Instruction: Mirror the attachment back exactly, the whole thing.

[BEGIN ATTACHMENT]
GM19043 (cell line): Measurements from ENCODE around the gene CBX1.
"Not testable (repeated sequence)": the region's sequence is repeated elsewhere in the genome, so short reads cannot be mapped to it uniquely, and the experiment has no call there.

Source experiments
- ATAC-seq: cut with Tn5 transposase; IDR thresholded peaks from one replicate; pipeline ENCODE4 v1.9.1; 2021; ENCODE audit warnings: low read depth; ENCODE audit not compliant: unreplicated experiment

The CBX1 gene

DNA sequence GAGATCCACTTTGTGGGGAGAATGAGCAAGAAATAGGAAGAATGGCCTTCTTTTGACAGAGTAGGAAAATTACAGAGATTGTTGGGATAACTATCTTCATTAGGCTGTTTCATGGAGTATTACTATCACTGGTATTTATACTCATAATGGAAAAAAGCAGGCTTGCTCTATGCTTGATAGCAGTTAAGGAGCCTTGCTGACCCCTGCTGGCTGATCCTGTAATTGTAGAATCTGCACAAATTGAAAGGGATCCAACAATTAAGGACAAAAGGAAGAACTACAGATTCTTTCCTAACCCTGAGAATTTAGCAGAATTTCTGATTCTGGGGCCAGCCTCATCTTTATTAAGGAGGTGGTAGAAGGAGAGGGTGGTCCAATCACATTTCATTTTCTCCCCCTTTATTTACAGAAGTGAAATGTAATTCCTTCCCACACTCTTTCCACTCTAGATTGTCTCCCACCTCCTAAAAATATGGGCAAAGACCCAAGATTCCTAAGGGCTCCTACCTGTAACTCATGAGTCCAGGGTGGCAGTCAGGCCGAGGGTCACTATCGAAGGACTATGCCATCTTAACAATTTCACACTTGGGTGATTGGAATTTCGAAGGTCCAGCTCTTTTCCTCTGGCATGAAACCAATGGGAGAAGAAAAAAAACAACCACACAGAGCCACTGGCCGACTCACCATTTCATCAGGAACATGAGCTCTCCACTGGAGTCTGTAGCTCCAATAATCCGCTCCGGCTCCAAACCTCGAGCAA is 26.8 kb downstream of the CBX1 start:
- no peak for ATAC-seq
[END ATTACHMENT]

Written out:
GM19043 (cell line): Measurements from ENCODE around the gene CBX1.
"Not testable (repeated sequence)": the region's sequence is repeated elsewhere in the genome, so short reads cannot be mapped to it uniquely, and the experiment has no call there.

Source experiments
- ATAC-seq: cut with Tn5 transposase; IDR thresholded peaks from one replicate; pipeline ENCODE4 v1.9.1; 2021; ENCODE audit warnings: low read depth; ENCODE audit not compliant: unreplicated experiment

The CBX1 gene

DNA sequence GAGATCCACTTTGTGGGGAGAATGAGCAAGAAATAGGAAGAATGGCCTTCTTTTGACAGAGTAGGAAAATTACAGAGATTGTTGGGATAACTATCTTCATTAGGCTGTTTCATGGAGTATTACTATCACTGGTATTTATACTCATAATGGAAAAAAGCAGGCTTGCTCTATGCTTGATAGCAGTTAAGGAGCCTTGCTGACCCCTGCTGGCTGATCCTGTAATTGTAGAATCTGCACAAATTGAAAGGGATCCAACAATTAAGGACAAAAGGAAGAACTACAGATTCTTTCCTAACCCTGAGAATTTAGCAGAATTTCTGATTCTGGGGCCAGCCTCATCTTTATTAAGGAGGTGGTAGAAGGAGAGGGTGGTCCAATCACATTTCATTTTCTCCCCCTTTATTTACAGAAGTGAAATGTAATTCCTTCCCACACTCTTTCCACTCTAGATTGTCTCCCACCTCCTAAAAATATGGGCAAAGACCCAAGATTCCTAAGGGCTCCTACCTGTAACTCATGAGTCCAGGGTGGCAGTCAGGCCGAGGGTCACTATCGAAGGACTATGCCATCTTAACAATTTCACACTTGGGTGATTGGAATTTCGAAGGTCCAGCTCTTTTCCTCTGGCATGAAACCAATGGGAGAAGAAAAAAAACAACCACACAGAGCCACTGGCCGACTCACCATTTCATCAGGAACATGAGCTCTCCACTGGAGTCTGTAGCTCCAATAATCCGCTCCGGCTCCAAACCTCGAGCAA is 26.8 kb downstream of the CBX1 start:
- no peak for ATAC-seq